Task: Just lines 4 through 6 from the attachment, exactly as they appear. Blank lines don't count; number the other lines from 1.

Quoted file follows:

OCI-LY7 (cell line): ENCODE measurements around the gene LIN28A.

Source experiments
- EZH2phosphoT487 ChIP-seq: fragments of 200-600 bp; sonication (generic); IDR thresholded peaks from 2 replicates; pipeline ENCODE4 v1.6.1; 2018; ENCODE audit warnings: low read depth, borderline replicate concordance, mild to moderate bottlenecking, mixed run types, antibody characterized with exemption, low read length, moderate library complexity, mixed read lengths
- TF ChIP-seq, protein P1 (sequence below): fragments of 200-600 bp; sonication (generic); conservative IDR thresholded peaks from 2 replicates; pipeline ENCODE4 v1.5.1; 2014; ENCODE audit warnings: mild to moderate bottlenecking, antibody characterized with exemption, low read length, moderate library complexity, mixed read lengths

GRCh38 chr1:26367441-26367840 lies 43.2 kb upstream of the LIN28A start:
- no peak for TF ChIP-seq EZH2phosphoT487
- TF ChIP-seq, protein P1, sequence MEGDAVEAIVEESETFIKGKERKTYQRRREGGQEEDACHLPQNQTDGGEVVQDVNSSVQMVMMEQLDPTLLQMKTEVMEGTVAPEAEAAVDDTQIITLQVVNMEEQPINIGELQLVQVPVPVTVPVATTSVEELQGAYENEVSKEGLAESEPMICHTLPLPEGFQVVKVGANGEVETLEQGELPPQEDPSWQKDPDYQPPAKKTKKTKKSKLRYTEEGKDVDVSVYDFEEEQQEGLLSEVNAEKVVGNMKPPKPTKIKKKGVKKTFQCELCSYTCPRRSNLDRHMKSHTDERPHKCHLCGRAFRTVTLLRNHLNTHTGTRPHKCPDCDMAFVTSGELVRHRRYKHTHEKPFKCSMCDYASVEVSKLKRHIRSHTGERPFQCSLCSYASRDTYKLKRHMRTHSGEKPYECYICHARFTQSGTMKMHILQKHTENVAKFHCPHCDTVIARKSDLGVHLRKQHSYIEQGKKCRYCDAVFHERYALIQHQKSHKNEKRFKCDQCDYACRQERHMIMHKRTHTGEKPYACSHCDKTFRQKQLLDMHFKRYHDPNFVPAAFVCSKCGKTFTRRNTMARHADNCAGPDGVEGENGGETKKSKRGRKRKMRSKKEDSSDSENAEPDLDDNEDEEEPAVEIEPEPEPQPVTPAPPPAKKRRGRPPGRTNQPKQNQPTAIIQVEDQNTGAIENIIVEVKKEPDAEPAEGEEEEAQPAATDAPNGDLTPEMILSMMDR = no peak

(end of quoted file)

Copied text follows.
- TF ChIP-seq, protein P1 (sequence below): fragments of 200-600 bp; sonication (generic); conservative IDR thresholded peaks from 2 replicates; pipeline ENCODE4 v1.5.1; 2014; ENCODE audit warnings: mild to moderate bottlenecking, antibody characterized with exemption, low read length, moderate library complexity, mixed read lengths

GRCh38 chr1:26367441-26367840 lies 43.2 kb upstream of the LIN28A start:
- no peak for TF ChIP-seq EZH2phosphoT487